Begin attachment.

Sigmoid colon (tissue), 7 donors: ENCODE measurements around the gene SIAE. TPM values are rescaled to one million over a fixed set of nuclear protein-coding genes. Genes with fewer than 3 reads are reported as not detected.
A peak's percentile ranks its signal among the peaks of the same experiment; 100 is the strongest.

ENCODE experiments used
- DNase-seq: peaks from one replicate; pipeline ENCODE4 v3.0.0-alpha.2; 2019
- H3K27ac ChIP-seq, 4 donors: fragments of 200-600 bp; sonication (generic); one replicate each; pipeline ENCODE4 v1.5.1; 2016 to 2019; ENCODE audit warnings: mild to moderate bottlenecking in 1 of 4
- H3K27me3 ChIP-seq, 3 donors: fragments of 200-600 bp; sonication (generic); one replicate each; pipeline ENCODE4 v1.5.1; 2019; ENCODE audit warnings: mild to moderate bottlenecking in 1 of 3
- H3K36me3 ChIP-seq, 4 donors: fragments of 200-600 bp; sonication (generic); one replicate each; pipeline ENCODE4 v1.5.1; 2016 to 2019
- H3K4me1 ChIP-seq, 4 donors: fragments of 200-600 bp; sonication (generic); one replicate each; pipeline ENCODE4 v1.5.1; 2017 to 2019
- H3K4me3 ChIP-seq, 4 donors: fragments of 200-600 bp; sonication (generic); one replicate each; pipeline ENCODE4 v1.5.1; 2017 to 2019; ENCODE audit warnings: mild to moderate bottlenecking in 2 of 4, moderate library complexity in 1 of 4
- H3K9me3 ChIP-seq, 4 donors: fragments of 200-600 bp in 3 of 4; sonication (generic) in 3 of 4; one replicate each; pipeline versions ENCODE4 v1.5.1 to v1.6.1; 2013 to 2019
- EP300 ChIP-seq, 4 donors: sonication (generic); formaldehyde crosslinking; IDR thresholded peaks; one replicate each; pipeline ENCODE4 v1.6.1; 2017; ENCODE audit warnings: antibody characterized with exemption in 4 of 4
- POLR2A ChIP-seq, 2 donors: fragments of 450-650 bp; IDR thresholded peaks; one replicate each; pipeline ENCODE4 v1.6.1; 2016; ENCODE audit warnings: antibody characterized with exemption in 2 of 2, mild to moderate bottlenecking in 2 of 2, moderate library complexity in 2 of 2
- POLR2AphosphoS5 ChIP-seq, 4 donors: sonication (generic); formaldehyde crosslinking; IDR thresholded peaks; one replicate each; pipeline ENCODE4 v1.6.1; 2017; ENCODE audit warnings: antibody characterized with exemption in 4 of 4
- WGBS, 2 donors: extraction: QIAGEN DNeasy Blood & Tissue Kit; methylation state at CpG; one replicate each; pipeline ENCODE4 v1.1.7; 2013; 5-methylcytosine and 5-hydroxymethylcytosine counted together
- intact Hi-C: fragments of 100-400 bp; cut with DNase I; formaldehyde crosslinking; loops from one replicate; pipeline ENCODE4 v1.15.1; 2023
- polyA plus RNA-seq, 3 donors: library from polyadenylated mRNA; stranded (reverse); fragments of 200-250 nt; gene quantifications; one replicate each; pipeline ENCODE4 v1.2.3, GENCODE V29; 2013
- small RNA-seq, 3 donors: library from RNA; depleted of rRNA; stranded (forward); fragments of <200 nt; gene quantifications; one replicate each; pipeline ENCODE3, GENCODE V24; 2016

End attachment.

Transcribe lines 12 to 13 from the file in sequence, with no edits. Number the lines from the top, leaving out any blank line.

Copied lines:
- POLR2A ChIP-seq, 2 donors: fragments of 450-650 bp; IDR thresholded peaks; one replicate each; pipeline ENCODE4 v1.6.1; 2016; ENCODE audit warnings: antibody characterized with exemption in 2 of 2, mild to moderate bottlenecking in 2 of 2, moderate library complexity in 2 of 2
- POLR2AphosphoS5 ChIP-seq, 4 donors: sonication (generic); formaldehyde crosslinking; IDR thresholded peaks; one replicate each; pipeline ENCODE4 v1.6.1; 2017; ENCODE audit warnings: antibody characterized with exemption in 4 of 4